Bay Watch Nights

Some day, a 21st-Century Oswald Spengler will write a dense tome proving beyond a shadow of a doubt that it was Bay Watch, not Monica Lewinsky or Pro Wrestling, that was the ultimate cause of the Demise of Western Civilization (but now I'm ranting - let's stick to bitrot, shall we?) Fortunately, bitrot collectors will find a lot of it at Bay Watch Nights, an official Bay Watch site whose episode guide is frozen in 1996.

Does terminal bitrot at Baywatch Nights suggest that Baywatch itself is an endangered cultural phenomenon? Not on your life - the ultra- official BayWatch site is still ticking on moronically, and it, like Mickey Mouse, will probably see us all dead.

Thanks to bkozell for getting us all excited about this piece of drifting, steroid-laced flotsam.

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Site is Stuffed, Embalmed, and Ready for Internet Musum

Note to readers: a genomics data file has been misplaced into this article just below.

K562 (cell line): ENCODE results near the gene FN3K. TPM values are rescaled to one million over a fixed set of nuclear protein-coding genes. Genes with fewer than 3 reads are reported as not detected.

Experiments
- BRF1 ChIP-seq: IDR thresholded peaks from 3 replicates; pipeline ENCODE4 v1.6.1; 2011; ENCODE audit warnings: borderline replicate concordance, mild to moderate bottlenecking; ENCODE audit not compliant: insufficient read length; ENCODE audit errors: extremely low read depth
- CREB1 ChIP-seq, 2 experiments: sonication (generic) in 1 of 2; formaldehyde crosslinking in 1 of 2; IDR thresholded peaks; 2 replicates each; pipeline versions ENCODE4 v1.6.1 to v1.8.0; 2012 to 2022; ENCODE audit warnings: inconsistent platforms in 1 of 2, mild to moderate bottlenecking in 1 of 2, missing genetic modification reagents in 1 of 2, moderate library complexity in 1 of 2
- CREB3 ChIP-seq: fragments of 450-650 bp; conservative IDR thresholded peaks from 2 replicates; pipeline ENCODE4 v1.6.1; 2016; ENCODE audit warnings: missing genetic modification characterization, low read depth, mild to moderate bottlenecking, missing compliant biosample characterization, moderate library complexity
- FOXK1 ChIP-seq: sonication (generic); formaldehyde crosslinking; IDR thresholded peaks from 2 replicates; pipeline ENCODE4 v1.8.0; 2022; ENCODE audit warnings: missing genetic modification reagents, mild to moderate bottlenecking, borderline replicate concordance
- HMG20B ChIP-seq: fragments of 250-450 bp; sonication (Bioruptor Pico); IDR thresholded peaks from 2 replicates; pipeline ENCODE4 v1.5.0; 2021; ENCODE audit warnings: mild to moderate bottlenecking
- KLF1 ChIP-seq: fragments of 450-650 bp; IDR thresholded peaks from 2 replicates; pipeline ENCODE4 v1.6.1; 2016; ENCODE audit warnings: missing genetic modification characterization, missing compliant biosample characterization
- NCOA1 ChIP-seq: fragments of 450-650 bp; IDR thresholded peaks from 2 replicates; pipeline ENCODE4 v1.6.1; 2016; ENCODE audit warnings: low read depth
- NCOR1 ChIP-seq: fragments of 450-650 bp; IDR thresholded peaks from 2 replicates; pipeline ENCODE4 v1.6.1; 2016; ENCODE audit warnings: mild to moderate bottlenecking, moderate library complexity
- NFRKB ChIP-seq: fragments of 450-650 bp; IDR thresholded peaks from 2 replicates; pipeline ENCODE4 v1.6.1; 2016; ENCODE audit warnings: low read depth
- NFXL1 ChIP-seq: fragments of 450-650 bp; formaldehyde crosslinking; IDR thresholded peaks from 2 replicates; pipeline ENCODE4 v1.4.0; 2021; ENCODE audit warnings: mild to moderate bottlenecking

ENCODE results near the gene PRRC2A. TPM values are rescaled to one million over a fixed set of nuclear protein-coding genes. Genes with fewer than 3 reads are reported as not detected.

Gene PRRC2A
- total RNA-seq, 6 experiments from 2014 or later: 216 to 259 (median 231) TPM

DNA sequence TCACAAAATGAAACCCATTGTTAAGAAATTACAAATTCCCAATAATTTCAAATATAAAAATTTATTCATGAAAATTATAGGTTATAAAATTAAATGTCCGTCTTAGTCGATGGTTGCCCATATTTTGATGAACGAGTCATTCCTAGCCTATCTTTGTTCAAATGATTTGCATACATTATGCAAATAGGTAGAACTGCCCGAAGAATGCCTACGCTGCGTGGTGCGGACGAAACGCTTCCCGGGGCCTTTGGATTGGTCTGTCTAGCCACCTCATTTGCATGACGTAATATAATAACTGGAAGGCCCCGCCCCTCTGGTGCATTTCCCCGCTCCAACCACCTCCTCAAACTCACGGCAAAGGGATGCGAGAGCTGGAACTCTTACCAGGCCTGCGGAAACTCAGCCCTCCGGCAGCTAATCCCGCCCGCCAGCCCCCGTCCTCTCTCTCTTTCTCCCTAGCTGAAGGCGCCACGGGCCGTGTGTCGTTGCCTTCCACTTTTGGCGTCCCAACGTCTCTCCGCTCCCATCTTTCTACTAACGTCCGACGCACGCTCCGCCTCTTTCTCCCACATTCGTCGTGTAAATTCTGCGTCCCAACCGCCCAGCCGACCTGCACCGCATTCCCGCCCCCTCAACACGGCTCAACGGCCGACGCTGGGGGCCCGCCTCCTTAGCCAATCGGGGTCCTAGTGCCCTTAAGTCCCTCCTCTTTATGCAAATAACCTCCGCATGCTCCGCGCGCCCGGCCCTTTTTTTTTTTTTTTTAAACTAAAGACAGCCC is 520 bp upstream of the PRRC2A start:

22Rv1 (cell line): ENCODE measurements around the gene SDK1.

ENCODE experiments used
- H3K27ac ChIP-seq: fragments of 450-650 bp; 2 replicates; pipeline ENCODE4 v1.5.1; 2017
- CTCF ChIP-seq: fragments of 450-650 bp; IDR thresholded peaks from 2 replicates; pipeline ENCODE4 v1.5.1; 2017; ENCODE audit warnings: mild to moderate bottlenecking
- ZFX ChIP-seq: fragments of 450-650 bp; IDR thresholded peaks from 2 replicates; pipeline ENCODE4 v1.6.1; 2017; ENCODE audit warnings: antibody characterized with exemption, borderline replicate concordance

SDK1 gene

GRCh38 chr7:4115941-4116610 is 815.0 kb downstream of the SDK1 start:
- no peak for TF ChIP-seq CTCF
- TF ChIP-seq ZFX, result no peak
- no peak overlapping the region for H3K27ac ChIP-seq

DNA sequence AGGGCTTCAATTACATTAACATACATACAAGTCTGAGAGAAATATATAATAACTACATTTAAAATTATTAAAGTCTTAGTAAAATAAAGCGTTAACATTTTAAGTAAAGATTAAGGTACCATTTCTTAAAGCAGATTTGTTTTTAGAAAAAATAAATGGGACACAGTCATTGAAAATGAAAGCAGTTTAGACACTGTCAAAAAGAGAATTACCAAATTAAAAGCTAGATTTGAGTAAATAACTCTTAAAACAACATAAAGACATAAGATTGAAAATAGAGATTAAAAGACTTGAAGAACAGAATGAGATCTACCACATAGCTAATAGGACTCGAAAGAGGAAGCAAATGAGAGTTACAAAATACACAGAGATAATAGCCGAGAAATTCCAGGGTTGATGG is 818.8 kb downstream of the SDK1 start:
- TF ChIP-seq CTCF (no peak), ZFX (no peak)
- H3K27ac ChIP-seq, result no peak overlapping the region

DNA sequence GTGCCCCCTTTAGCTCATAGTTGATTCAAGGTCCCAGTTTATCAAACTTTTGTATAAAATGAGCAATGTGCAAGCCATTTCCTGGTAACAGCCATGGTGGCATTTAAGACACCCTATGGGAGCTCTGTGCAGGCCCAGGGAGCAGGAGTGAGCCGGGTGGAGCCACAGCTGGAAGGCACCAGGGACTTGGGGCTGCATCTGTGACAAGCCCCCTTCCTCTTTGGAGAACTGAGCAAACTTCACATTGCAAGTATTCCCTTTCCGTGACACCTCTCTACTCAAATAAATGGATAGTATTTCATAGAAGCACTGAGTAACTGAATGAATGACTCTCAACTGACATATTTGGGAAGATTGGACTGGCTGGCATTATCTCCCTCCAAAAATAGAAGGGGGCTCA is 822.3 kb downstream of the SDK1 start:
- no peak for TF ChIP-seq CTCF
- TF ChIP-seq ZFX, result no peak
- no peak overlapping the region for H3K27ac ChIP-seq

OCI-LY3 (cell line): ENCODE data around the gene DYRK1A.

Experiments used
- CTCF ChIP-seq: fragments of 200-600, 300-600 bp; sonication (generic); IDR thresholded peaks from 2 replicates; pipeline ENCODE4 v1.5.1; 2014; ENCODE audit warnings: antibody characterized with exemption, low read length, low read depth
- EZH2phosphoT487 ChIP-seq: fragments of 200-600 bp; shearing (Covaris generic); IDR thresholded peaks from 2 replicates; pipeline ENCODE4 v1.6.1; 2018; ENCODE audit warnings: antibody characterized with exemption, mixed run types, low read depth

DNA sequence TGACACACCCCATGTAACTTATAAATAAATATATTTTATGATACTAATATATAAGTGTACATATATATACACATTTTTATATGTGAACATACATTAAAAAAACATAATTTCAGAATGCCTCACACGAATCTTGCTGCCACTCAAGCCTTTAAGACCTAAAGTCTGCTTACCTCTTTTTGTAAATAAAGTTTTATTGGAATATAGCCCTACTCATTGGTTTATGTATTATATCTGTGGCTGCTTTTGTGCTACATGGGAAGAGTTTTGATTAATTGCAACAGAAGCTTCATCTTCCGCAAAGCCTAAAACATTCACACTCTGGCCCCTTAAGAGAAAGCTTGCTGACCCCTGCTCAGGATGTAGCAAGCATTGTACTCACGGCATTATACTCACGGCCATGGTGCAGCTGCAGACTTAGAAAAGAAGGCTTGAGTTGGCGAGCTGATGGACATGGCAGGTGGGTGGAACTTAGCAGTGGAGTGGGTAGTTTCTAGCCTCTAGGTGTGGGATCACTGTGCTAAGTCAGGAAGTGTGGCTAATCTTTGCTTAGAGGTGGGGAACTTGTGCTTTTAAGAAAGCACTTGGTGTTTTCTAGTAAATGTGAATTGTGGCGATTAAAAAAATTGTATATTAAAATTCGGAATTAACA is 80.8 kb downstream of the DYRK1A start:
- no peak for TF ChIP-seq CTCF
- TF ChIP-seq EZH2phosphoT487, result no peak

The Jennifer Realm

Jennifer, whose last name is unknown, did what many people did a few years ago - she put her whole life on the Web - photos, writings, passions, and, of course, information about her pets.

The fact that there are so many people like Jennifer is why Geocities Stock is flying through the roof. Let's face it: the whole high-flying, Greedy-as-Hell Web business is underwritten by well-meaning people like Jennifer who collectively generate GigaBytes of content without any expectation of being paid for it (including yours truly). Why? Ego, perhaps - or a crazy belief that just because we've got "something to say", we have to say it here.

For a while, it seemed that Jennifer was content to pour out her life's story on AOL, but then she moved much of her persona to GeoCities. Somewhere along the way something went seriously wrong, and here's what Jennifer says about what happened:

"I am ready to be done with it. I don't have the time. I don't have the energy. I don't have the desire. It doesn't feed my ego to read e-mails from lovelorn men. In fact, such notes disturb me to no end. So... no more displaying of my life for people who should be working. No more silly "journal" entries about bats and cats and Lunatics. It's just no fun when people start taking it so seriously and questioning my motives. It's also no fun when it becomes work."